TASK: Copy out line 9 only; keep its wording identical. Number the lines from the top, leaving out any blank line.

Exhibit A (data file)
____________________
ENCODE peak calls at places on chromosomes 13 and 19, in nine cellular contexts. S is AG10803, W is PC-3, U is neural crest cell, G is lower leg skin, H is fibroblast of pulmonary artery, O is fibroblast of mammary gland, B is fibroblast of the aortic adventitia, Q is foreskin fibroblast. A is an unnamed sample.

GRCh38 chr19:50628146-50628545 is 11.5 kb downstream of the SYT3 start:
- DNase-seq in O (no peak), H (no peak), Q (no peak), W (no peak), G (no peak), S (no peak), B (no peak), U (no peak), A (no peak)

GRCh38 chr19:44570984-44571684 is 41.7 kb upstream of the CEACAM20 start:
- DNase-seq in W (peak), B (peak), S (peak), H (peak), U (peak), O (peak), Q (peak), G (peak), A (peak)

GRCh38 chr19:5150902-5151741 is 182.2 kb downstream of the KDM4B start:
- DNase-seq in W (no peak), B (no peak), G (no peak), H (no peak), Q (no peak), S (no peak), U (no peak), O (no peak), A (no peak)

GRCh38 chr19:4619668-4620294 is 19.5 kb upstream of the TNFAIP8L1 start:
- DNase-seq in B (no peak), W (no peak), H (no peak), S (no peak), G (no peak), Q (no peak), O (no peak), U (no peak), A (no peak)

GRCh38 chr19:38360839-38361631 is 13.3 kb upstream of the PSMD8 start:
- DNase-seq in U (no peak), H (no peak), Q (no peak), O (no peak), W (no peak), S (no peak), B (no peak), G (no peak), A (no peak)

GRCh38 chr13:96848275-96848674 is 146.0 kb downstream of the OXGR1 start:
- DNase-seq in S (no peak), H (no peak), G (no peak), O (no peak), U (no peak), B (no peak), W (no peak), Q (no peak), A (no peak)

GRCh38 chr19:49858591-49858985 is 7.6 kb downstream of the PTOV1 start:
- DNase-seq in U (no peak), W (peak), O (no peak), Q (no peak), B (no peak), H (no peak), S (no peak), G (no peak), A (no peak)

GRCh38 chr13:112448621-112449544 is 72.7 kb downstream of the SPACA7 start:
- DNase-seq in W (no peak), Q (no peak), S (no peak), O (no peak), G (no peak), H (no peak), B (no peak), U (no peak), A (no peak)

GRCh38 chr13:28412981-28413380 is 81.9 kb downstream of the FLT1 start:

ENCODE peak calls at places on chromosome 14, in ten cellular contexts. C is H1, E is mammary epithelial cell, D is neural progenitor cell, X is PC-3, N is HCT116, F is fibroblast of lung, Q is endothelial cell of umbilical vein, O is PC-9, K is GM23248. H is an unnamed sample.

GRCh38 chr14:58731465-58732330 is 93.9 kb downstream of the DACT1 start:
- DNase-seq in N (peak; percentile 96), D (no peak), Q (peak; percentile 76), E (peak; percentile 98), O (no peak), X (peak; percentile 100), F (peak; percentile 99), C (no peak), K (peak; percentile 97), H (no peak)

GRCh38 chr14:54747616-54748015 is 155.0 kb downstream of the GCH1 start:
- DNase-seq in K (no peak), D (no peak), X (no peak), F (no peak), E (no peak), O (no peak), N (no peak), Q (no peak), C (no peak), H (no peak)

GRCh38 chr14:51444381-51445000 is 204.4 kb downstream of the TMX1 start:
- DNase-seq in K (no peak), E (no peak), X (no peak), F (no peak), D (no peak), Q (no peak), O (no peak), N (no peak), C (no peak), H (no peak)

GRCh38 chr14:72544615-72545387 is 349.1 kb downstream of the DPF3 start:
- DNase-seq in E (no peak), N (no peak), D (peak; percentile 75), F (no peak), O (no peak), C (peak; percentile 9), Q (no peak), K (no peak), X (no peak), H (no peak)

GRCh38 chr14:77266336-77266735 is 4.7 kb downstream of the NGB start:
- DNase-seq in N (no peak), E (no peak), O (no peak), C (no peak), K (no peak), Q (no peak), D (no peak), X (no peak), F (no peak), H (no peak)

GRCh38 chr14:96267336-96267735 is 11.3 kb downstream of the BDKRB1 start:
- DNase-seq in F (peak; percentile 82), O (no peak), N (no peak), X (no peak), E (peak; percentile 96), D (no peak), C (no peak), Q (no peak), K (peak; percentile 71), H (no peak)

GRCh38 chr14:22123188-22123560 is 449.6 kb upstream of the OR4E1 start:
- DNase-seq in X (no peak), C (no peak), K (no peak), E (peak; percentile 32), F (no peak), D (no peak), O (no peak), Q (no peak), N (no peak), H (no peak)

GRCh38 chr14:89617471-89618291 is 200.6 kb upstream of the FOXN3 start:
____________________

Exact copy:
- DNase-seq in B (no peak), W (no peak), H (no peak), S (no peak), G (no peak), Q (no peak), O (no peak), U (no peak), A (no peak)